Breast cancer screening via mammography is a widely accepted tool for breast cancer screening and another area where AI can be applied.  With current imaging and analysis tools, cancer cells are often obscured by dense breast tissues. Their appearance on a mammogram can be subtle and can be missed through human error. With the combination of new imaging technologies and an AI engine using a huge set of historical images, the current screening method can be improved by faster analysis, real-time diagnosis, and the absence of human error.


3. Diagnosis of Degenerative Brain Diseases

The diagnosis of neurological conditions such as epilepsy, Alzheimer’s disease, and strokes is a difficult challenge. Current diagnostic technologies (e.g. magnetic resonance imaging, electroencephalogram) produce huge quantities of data for detection, monitoring and treatment of neurological diseases. Analysis of the data tends to be difficult. The use of an intelligent system that accumulate, manage, analyze and automatically detect the neurological abnormalities is crucial. Application of AI in this area will improve the consistency of diagnosis and increase the success of treatment.


4. Detecting a Retinopathy

Diabetic retinopathy (DR) is one of the leading causes of preventable blindness globally. In a study published by American Academy of Opthalmology, a total of 75,137 publicly available fundus images from diabetic patients were used to train and test an artificial intelligence engine to differentiate healthy fundi from those with DR.  The results showed an impressive 94% and 98% sensitivity and specificity, respectively.


5. Cell Sorting and Recognizing Cell Types

A study published in Nature demonstrated the use of a neural network in cell sorting.  The results showed that the system takes less than a few milliseconds to classify cells and provide a decision to a cell sorter to separate individual target cells in real-time. This study shows the applicability of the AI in classifying white blood cells and epithelial cancer cells with 95.71% sensitivity and 95.74% specificity, label-free.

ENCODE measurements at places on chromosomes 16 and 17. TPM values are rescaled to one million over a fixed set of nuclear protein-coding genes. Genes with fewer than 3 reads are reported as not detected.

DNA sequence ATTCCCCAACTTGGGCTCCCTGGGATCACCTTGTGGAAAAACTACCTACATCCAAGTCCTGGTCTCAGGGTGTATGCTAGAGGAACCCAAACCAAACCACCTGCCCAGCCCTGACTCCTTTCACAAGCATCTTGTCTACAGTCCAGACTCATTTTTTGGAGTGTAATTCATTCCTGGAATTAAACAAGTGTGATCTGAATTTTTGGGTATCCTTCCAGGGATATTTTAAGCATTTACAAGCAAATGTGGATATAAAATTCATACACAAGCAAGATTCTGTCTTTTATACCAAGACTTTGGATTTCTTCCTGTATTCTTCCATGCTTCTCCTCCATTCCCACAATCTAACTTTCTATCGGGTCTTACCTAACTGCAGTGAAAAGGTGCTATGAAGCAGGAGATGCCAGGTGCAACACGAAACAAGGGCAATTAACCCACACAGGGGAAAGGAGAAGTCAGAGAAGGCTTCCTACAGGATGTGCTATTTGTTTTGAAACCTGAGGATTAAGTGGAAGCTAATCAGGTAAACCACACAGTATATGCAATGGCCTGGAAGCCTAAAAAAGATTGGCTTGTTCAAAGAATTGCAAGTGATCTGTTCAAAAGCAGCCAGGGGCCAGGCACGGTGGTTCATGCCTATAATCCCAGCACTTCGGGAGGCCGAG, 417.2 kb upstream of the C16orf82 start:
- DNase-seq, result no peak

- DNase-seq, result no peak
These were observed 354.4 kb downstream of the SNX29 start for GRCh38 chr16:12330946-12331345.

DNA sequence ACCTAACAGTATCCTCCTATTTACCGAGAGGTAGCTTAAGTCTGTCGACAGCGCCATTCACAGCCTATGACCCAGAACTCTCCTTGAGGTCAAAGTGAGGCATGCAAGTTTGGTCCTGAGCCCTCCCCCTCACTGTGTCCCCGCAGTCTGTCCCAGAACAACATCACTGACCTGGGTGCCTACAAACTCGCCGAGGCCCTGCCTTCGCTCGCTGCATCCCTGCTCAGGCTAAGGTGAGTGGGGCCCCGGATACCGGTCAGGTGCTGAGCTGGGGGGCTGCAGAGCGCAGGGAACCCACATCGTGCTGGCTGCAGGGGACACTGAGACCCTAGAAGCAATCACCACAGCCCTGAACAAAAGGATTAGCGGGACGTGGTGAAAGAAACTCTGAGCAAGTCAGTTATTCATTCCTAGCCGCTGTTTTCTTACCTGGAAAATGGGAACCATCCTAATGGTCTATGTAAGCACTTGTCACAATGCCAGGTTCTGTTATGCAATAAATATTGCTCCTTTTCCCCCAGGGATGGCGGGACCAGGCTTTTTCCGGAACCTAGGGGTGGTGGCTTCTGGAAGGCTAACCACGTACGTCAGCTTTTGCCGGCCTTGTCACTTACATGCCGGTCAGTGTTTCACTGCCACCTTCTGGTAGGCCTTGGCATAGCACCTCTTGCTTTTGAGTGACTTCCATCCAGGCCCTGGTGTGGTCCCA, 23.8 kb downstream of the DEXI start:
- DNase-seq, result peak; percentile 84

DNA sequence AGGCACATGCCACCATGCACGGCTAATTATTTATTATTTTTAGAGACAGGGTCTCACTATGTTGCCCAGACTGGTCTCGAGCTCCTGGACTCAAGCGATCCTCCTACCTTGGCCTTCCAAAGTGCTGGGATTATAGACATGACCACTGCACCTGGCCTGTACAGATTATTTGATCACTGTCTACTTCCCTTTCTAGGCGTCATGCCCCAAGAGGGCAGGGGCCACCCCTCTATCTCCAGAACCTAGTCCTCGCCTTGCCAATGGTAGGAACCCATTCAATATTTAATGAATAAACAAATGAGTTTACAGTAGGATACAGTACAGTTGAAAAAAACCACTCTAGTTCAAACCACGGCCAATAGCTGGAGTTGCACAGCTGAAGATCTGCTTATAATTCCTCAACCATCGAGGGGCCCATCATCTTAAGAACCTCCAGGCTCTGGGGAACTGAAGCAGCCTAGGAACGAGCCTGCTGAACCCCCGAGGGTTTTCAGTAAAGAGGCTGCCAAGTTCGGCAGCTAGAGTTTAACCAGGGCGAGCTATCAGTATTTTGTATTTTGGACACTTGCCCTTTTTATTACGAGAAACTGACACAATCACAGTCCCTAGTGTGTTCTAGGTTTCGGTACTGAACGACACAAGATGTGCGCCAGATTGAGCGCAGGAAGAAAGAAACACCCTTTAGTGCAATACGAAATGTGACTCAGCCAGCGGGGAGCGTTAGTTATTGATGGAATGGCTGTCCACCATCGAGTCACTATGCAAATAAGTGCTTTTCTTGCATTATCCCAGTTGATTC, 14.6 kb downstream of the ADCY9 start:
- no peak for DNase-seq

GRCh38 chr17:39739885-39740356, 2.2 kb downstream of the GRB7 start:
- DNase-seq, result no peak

6. Medical Imaging of Liver

AI is gaining popularity in image-recognition applications. AI using deep learning algorithms can automatically make a quantitative and higher efficiency assessment of the characteristics of complex medical images. One application is in imaging the liver to screen for possible liver diseases using radiology, ultrasound, and nuclear medicine. In the image analysis, AI was used in detecting and evaluating focal liver lesions, facilitating treatment, and predicting the appropriate treatment response.


7. In Vitro Diagnostic Tools

AI can be applied to in vitro diagnostics using real-time imaging to capture fluorescence signals as cells pass through a microfluidic channel.  An AI algorithm could be used to differentiate cells by size, shape, and emission wavelength, and can categorize the cells as predictors of certain diseases.  Moreover, used in combination with other hardware technologies, this can be done in real-time while maintaining the accuracy of the results.  Integrating AI into an in vitro diagnostic platform can improve the performance of the device and diagnostic accuracy.


8. Biosensors for Monitoring Vital Signs

Biosensor-based devices generate huge data sets. Using AI could predict the trends and the probability of disease occurrence.  The integration of AI in cardiac monitoring-based biosensors for point of care (POC) diagnostics are a great example.  Machine-learning algorithms are used with microchip-based cardiac biosensors for real-time health monitoring and to provide accurate clinical decision in a timely manner.


Final notes

Medical device artificial intelligence will continue to advance and will pave the way for more technological innovations in diagnostics, imaging, mobile computing, and wearables. By incorporating AI, medical devices will become more reliable, accurate and quick in delivering results.


With the exponential increase in the number of published research papers and the growing medical applications, it is evident that regulators are now starting to realize the positive impact of AI in medical device development. Given the increasing investment from the government and private sectors in support of AI as applied to healthcare, more and more companies will be integrating AI into their medical device products.



Article was written by Lorenzo Gutierrez, who is the StarFish Medical Microfluidics Manager and Interim Toronto Site Director. Lorenzo has extensive experience translating point of care assays to microfluidic cartridges. His microfluidics portfolio includes developing a polyvalence instrument for early infant diagnostics at Chipcare.